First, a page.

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### Poker Guide

Home The Mathematics of Poker The Odds of a Pot
The Odds of a Pot

## POT ODDS

Pot odds are the odds the pot is giving you for calling a bet. If there is \$50 in the pot and the final bet was \$10, you are getting 5-to-1 odds for your call. It is essential to know pot odds to figure out expectation. In the example just given, if you figure your chances of winning are better than 5-to-1, then it is correct to call. If you think your chances are worse than 5-to-1, you should fold.

Calling on the Basis of Pot Odds When All the Cards are Out

When all the cards are out, you must decide whether your hand is worth a call, and that depends upon the odds you are getting from the pot and what you think of your chances of having the best hand. It is a judgment problem more than a math problem because there is no way to calculate your chances of winning precisely. If you can beat only a bluff, you have to evaluate the chances that your opponent is bluffing. When you have a decent hand, you must evaluate the chances that your opponent is betting a worse hand than yours. Making these evaluations is often not easy, especially when you have a marginal hand like two pair in seven-card stud. Your ability to do so depends upon your experience, especially your ability to read hands and players. Some things can be learned only through trials by fire at the poker table.

Calling on the Basis of Pot Odds with More Cards to Come

What about deciding whether to call before the draw in draw poker and in stud games when there is one card to come? Now the math becomes important. If you know you have to improve your hand to win, you have to determine your chances of improving in comparison to your pot odds. With a flush draw or an open-ended straight draw-we'll assume the games is five-card draw poker you would be correct to call a \$10 bet when the pot is \$50 since your chance of making the flush or the straight is better than 5-to1. Specifically, the odds of making the flush are 4.22-to-1 against and the odds of making the straight, 4.88-to-1 against.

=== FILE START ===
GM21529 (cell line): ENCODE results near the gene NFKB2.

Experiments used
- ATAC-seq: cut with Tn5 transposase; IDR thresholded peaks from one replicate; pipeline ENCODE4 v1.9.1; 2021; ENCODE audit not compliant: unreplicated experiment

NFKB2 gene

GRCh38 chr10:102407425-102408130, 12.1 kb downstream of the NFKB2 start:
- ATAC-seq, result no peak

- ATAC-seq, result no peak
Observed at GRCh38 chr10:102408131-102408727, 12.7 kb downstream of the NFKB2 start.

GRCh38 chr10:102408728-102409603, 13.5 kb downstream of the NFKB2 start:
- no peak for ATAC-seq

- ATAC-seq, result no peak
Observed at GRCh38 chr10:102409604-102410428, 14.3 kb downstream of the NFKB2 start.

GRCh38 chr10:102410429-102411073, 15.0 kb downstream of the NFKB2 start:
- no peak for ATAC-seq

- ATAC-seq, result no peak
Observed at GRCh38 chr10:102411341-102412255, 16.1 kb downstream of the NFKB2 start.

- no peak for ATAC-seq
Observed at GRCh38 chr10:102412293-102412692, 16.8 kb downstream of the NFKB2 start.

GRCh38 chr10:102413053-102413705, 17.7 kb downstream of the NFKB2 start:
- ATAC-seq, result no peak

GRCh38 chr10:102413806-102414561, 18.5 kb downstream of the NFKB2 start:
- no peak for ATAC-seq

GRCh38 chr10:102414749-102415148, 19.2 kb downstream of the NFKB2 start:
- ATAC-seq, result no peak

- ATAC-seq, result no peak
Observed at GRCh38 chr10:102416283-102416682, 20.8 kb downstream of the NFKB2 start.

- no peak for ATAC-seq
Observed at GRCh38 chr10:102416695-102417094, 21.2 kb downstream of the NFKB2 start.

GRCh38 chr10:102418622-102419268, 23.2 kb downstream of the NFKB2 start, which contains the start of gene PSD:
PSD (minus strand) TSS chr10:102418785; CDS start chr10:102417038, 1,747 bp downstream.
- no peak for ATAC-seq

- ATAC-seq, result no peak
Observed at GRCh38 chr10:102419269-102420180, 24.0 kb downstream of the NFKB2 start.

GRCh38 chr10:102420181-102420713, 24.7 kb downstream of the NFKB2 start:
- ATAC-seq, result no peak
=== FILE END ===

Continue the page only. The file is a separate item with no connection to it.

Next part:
Figuring the odds for making a hand is done on the basis of the number of unseen cards and the number among them that will make the hand. In five-card draw there are 47 unseen cards- the 52 in the deck minus the five cards in your hand. If you are holding four of a suit, nine of the 47 unseen cards will give you a flush and 38 won't. Thus, the odds against making the flush are 38-to-9, which reduces to 4.22-to-1. If you are holding, say any 6, 7, jack, or queen makes the straight, reducing the odds to exactly 2-to-1 against. Sixteen cards make the hand, and 32 don't. The smaller the pot odds vis-a-vis the chances of making your hand, the more reason you have to fold. With only \$30 in the pot instead of \$50, calling a \$10 bet for a flush draw or a straight draw (assuming you do not have a joker in your hand) becomes incorrect- that is, it becomes a wager with negative expectation - unless the implied odds are very large, as they might be in a no-limit or pot-limit games.

It is because of the pot odds that people say you need at least three other players in the pot to make it worth paying to draw to a flush in draw poker. With the antes in there, the pot odds are about 4-to-1, and when the bug is used, your chances of making the flush are 3.8-to-1. Notice, incidentally the effect of the antes, the higher they are, the better the pot odds, and the easier it is to call with a flush draw. On the other hand, with no ante and three other players in the pot, you'd be getting only 3-to-1 if you called a bet before the draw, and so you'd have to fold a four-flush then eight of the 47 unseen cards will make the straight --- four 8s and four kings -while 39 of the cards won't help, which reduces to 4.88-to-l.

When a joker or bug is used, as in public card rooms in California, you have an additional card to use to make flushes and straights, which improves the chances of making the flush to 3.8-to-1 and of making the straight to 4.33-to-1. With a joker in your hand, the chances of making a straight improve dramatically; instead of having eight or nine cards to help your hand, you might have 12 or even 16. For example, if you are holding.

 Exposed Cards Position Extra Outs

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